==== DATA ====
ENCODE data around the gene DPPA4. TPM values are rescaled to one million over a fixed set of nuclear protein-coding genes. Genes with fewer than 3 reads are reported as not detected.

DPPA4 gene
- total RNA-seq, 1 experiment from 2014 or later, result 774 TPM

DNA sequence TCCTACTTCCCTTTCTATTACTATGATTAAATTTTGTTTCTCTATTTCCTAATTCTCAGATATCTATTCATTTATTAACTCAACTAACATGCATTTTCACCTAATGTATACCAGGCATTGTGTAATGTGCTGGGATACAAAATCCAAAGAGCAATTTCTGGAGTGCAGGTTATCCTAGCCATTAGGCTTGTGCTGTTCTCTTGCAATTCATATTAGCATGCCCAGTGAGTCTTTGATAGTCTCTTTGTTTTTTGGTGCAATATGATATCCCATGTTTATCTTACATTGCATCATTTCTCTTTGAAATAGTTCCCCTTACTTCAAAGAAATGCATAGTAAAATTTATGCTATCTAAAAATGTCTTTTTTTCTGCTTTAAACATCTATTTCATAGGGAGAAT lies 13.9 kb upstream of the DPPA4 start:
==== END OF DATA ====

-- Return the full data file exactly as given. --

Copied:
ENCODE data around the gene DPPA4. TPM values are rescaled to one million over a fixed set of nuclear protein-coding genes. Genes with fewer than 3 reads are reported as not detected.

DPPA4 gene
- total RNA-seq, 1 experiment from 2014 or later, result 774 TPM

DNA sequence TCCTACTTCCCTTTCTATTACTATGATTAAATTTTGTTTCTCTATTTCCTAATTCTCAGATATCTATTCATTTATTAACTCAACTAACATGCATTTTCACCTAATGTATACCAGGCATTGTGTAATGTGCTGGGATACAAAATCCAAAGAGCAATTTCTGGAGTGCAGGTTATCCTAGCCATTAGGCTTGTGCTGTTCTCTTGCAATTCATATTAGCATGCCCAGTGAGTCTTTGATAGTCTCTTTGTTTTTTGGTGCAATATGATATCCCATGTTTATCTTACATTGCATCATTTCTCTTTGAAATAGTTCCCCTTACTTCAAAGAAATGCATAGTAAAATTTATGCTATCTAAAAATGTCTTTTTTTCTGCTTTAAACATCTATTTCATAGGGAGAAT lies 13.9 kb upstream of the DPPA4 start: